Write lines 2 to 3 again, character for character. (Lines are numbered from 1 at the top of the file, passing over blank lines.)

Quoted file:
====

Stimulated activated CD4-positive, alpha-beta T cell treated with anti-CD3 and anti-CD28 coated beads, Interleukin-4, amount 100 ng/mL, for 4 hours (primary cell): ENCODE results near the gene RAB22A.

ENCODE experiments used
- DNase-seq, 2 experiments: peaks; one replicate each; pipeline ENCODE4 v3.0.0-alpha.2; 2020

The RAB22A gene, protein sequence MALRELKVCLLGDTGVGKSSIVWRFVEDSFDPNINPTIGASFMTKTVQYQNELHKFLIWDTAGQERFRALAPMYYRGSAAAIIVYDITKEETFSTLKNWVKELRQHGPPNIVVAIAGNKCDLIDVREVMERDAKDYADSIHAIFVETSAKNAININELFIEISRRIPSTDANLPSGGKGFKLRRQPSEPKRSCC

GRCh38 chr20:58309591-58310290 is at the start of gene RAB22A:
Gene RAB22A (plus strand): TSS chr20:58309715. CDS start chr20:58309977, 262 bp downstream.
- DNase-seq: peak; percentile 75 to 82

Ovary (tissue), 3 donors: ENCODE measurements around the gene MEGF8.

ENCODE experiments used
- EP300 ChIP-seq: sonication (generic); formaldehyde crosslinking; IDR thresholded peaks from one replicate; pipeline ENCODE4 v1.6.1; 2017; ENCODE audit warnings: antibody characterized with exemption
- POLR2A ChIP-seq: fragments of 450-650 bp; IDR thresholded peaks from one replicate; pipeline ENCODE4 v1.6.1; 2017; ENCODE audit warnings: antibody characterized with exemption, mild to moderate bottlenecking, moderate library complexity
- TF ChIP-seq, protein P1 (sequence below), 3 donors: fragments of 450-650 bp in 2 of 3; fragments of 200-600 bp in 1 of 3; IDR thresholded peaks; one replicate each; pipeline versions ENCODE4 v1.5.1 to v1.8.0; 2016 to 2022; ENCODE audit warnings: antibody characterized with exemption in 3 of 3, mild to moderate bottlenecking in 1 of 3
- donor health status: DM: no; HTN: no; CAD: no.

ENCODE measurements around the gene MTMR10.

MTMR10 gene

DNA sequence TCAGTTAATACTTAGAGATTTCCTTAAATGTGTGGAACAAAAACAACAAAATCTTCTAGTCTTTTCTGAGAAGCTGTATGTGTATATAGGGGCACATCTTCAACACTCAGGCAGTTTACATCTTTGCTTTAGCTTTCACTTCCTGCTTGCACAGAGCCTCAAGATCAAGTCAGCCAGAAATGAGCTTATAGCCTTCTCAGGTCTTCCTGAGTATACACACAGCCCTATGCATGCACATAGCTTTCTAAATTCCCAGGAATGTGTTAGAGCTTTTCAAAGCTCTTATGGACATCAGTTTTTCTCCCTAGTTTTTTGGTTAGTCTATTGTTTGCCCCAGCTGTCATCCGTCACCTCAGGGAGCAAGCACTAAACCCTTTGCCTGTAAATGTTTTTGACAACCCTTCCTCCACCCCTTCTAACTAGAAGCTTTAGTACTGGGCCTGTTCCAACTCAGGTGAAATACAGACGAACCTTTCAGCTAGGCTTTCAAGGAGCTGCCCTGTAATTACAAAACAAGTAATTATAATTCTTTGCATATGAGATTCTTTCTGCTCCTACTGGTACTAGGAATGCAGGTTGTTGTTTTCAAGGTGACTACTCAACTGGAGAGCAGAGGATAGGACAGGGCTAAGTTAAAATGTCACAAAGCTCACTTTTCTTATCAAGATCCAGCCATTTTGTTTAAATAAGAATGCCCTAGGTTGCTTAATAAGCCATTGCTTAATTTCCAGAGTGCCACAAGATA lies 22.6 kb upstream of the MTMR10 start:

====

ENCODE experiments used
- DNase-seq, 2 experiments: peaks; one replicate each; pipeline ENCODE4 v3.0.0-alpha.2; 2020